Lack of self-confidence can hinder a prospective student’s decision to apply for college or university. This is a struggle Christina Denis, alumna of the Northern Lakes College (NLC) University Studies program, knows intimately.
“I was a high school dropout,” said Christina. “I’d moved from my home province with my parents when I was 16, and my education just sort of got lost in the mix. Larger schools never would have accepted my application because I didn’t finish high school. I felt embarrassed and ashamed. I had very little confidence when I arrived at Northern Lakes College. At first, I was so scared. I thought I was going to be so old compared to everybody there.”
In her mid-20s, Christina found herself working at a job that didn’t challenge her, and she was often lonely as her husband, Jason, worked away in camp.
The couple were hoping for a child, but Christina felt like her life was on hold. Jason encouraged Christina to obtain her GED and apply to the University Studies program at NLC.
Despite her concerns about academic performance, Christina soon found herself moving through her courses with great enjoyment. The classes were challenging and invigorating, and she formed quick friendships with other students.
“NLC was the best place to start. I don’t know if I would have followed through if I had started at a larger university,” said Christina. “All my classmates were so nice and welcoming.”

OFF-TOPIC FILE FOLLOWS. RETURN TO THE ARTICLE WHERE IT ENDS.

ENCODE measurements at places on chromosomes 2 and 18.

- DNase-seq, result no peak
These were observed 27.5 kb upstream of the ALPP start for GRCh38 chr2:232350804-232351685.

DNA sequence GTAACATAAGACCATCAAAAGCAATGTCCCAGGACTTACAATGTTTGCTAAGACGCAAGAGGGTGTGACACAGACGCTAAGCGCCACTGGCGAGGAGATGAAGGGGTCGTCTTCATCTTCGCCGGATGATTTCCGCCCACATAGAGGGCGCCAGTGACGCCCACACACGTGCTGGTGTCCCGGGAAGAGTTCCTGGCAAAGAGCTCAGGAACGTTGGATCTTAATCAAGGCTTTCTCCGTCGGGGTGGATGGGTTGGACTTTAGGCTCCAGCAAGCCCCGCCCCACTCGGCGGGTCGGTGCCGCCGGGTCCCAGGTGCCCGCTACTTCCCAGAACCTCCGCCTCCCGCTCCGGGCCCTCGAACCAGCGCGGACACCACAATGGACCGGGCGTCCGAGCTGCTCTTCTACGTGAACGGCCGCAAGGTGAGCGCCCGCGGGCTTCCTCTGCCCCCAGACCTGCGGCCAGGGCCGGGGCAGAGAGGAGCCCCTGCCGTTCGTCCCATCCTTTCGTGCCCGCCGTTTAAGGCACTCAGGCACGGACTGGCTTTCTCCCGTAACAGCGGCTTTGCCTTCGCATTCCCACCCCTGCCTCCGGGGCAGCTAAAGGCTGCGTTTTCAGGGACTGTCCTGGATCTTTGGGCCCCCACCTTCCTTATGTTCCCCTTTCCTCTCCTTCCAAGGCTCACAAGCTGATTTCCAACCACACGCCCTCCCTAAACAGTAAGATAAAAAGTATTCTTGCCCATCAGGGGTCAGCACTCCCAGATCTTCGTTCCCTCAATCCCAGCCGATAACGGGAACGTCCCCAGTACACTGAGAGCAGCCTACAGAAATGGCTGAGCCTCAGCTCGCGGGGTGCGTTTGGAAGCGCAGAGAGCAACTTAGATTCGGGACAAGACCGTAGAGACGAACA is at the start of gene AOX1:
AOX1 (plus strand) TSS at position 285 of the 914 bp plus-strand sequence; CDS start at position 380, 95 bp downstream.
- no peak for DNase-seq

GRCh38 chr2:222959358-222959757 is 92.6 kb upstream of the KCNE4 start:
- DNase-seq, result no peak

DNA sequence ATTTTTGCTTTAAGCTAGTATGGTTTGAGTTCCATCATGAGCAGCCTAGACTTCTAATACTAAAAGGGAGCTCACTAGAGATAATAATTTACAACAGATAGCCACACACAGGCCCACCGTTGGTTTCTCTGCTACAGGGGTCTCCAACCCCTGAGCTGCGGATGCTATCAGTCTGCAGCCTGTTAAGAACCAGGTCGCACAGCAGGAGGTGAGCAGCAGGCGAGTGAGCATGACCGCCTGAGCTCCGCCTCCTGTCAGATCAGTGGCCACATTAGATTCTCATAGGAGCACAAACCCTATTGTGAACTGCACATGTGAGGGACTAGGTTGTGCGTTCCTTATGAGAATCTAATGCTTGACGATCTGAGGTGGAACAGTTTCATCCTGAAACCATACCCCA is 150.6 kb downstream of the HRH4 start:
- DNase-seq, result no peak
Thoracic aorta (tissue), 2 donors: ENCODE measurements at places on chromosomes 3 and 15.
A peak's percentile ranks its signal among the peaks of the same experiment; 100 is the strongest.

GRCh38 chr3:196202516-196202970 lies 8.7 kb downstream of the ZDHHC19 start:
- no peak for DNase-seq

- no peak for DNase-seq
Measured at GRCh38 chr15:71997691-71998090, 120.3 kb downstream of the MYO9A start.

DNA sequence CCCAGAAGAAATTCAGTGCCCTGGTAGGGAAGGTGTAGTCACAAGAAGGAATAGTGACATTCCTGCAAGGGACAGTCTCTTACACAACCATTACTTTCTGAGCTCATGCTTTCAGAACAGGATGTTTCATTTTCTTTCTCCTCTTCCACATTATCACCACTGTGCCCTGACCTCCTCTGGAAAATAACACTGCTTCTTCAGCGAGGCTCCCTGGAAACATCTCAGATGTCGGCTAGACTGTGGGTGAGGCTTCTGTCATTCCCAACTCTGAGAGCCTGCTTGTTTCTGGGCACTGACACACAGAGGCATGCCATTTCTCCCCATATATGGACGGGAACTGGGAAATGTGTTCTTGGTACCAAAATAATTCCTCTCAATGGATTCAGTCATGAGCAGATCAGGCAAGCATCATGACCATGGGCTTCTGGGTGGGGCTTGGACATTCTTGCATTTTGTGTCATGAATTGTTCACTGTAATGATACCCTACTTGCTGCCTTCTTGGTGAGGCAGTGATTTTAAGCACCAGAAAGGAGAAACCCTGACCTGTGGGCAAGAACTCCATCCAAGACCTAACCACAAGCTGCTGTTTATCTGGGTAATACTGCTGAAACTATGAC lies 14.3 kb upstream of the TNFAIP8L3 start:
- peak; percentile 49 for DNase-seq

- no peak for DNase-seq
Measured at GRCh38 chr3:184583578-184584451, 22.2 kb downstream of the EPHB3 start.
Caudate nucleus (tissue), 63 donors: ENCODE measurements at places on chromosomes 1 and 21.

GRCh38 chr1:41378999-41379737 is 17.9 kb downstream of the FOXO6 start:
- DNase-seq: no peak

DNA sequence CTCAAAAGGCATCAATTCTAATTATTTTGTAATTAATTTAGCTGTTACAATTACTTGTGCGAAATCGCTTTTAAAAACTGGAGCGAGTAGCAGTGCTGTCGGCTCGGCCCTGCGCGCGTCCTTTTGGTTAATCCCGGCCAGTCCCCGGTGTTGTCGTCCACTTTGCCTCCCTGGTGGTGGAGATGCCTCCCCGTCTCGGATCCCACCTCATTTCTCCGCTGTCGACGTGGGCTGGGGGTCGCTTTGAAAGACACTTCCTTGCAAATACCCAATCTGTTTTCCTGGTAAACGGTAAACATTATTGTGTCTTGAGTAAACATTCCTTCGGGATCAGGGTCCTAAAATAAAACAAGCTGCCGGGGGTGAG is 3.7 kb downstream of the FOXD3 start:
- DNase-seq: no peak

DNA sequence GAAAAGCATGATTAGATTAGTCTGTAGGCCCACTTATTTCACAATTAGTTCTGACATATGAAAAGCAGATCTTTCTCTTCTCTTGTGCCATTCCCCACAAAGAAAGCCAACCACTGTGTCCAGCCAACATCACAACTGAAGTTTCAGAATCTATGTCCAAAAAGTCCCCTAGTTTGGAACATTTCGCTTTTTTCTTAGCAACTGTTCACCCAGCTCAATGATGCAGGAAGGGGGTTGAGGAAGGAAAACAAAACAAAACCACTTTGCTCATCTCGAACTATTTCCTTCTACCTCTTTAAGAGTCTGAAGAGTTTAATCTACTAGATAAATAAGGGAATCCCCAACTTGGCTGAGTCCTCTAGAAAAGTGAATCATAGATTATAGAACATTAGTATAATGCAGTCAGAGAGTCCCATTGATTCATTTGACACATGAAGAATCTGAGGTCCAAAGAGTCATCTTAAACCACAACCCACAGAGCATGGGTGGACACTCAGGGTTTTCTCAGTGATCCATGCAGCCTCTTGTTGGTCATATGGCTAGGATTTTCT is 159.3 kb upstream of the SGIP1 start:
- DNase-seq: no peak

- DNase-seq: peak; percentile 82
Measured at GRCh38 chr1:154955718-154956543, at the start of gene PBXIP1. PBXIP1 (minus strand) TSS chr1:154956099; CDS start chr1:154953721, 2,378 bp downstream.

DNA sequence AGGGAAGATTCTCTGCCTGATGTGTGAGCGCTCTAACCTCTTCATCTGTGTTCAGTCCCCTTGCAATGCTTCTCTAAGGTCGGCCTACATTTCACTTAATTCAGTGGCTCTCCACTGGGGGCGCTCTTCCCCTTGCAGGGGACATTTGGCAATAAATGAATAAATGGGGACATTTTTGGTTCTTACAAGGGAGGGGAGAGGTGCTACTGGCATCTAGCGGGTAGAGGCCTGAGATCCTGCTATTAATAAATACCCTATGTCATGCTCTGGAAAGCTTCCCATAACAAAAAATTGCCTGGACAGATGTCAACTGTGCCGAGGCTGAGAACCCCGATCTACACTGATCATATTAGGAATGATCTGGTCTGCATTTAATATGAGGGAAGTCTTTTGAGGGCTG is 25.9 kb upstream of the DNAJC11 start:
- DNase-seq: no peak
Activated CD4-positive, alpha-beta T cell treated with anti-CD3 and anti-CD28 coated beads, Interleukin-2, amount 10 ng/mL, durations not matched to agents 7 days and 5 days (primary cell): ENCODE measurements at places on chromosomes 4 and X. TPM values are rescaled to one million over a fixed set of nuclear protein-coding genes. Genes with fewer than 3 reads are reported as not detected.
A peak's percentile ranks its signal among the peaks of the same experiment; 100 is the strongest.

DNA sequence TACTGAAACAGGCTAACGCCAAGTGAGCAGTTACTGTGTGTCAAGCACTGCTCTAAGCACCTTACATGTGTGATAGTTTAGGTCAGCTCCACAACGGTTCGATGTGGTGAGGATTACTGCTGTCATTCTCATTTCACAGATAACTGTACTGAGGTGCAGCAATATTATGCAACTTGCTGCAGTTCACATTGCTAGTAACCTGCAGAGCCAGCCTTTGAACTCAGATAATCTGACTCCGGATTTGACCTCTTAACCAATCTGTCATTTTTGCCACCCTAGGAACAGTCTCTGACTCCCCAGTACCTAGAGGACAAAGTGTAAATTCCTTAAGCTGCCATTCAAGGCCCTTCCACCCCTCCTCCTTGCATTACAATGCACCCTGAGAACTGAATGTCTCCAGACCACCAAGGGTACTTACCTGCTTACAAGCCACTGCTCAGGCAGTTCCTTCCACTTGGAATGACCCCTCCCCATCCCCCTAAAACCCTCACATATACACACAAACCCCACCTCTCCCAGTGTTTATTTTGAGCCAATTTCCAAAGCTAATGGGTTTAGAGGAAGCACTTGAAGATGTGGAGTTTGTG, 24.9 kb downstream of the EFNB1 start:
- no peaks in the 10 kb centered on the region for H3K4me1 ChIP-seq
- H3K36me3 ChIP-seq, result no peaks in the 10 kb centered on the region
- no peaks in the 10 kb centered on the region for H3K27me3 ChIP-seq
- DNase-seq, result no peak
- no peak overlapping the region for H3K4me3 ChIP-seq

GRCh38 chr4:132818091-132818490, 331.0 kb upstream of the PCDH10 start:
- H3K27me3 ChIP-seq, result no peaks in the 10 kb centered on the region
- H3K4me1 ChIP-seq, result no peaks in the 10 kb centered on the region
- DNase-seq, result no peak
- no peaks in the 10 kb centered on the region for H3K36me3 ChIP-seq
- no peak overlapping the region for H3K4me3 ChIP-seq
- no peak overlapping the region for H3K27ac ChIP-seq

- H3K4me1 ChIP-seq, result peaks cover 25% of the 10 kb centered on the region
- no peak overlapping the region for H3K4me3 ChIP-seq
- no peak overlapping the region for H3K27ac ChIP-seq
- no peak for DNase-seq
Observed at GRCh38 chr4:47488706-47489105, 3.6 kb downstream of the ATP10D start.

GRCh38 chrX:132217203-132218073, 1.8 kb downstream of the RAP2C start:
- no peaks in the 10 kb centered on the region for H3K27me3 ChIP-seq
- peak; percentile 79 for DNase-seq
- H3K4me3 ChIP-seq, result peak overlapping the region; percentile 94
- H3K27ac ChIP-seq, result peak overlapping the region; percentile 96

Christina graduated from the University Studies program in 2007, and she enrolled at the University of Alberta to complete her degree. Upon graduation, she found a teaching position in Sherwood Park.
When Christina and Jason decided to return to her home province of Manitoba, she found a job teaching at Waywayseecappo Community School.
Thanks to an education that provided a strong understanding of childhood development and mental health, Christina is flourishing as a teacher and is forging nurturing relationships with her students.
Christina also took on the role of head coach at a gymnastics club in a neighbouring community, and she was thrilled to coach at-risk youth in their athletic growth and emotional development.
It seemed there was only one thing missing: Jason and Christina’s hopes of bringing children into their family had not come to fruition.
However, it was plain to Christina that so many children needed parents. After all, some of her own students were in the foster care system.
Determined to offer a child in need a home, Christina and Jason applied to become foster parents, and their dreams of becoming parents eventually came true.
Now a permanent foster mother to her daughter, Christina approaches parenting with a broad, compassionate and well-informed perspective.
“I’m forever grateful for what I learned in my degree. It helped me create a fulfilling career, but it also helped me better understand childhood trauma,” said Christina. “Because of my education and professional experiences, I was able to see what kind of foster home I wanted to create for the children in my care.”